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FL Studio has a wide array of effects and a powerful mixer board that let you take control of your sound. Andrew Carr continues ...
our 10-part video how-to on FL Studio with a close look at these program features.
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Welcome back to part six of Feel the Beat with FL Studio. In this section, we are going to look at some of the basic functions in the mixer window. The mixer is a convenient place to adjust the balance between different sounds and effects. We can open it using the view mixer button at the top of the screen.
At its default, all of our sounds are being sent to the master channel. What we want to do is separate our sounds across individual channels. To do so, in the sequencer window click on the Kick sampler and open the channel settings. Next, in the top-right corner, click and drag the target mixer track selector and select number one. The Kick should now be playing trough channel one on the mixer.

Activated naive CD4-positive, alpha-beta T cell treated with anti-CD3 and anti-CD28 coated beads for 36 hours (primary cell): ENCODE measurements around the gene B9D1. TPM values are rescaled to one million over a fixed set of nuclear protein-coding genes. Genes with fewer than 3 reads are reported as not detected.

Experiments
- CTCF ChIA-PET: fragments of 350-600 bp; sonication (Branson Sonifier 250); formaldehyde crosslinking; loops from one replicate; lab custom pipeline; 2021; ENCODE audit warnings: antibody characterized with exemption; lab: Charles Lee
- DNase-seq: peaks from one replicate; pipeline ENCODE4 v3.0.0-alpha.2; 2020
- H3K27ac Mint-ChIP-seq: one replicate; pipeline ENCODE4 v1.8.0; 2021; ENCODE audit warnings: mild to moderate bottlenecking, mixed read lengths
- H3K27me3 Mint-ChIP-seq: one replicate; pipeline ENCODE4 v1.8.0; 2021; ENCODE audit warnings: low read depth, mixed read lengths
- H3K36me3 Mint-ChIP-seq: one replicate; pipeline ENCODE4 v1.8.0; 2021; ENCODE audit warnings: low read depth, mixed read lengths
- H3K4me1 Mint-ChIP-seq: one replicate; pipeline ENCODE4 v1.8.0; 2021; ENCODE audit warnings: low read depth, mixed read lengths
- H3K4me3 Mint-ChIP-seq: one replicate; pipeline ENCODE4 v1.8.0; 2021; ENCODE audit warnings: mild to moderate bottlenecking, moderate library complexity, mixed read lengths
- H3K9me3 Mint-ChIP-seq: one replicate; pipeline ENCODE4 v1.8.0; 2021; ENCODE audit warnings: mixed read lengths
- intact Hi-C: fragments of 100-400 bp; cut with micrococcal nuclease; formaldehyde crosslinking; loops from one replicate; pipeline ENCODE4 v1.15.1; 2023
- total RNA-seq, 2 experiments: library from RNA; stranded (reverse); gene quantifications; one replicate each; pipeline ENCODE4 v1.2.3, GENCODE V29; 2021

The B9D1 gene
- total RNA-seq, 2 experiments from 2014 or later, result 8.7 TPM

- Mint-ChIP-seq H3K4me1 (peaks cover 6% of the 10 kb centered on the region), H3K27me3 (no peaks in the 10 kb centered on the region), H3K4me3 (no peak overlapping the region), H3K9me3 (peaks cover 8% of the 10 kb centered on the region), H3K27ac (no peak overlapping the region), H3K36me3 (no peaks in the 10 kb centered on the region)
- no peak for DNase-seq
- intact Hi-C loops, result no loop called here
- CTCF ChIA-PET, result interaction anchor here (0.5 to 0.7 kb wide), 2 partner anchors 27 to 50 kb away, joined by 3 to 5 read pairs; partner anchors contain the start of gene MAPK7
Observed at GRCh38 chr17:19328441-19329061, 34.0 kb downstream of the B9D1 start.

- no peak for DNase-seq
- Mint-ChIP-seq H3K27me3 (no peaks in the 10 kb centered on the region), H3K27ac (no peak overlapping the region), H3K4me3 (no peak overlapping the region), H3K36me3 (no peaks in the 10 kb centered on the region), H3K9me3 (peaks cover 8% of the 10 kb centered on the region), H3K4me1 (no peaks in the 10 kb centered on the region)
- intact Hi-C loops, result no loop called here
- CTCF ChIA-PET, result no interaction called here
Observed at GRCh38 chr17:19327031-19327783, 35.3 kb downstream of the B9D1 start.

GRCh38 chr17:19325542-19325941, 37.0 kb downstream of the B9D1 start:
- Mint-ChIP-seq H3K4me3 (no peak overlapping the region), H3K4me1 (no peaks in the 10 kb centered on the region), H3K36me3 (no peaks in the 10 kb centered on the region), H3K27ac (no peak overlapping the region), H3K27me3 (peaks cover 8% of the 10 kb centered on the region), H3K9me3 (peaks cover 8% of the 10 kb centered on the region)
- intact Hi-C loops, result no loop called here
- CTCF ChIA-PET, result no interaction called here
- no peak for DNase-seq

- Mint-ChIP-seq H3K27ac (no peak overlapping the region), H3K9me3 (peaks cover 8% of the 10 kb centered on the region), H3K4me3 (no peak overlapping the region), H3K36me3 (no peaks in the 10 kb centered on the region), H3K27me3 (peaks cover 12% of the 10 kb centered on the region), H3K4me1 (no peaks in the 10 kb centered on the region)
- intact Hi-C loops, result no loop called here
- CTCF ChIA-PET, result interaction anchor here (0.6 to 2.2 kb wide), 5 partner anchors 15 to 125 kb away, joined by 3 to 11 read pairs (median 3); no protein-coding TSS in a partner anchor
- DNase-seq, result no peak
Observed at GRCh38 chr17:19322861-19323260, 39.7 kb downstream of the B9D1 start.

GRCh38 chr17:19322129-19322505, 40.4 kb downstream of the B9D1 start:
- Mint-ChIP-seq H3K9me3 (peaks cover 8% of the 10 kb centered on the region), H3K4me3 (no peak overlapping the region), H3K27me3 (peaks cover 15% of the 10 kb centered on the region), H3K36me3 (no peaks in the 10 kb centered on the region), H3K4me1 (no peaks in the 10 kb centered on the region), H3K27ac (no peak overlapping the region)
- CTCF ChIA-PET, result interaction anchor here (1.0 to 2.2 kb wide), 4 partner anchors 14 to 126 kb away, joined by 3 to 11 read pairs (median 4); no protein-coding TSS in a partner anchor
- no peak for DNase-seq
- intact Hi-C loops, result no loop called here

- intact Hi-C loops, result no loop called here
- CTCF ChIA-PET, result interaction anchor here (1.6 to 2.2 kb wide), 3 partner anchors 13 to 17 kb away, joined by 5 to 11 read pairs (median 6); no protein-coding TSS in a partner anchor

Also, you can use the channel settings menu and choose Assign Free Mixer Track which is handy when dealing with a large number of tracks. Using either method, let’s separate all of our sounds across the mixer. It’s a good idea to send our cloned HiHats to the same channel so they will be processed the same along with any other tracks you have cloned.
Now, when we press play or hit the spacebar, we can see the volume levels for each sound. These meters can help us make sure nothing is too loud. Remember to pay attention and keep these meters from reaching into the red. We can adjust the levels for each sound using the faders here. Also, each channel has its own pan knob and we can mute or solo a channel by left or right-clicking the green LED.
The mixer also has a built-in EQ for each channel which you can access by selecting a channel and adjusting the settings in the lower right-hand side of the mixer. We’ll go at the EQing in more detail in our next episode. Also, to add an effect to a sound, select the channel that you want to effect and choose a device from the dropdown menu list on the right. Keep in mind, that when we add more than one effect to a channel, the effects also affect each other. So changing the order here, we’ll create different results when you are looking for a particular sound.
Again, in our next part, we’ll show some examples to demonstrate. Remember, there are ten parts in this tutorial. So be sure to check out the other episodes in the Feel the Beat with FL Studio series.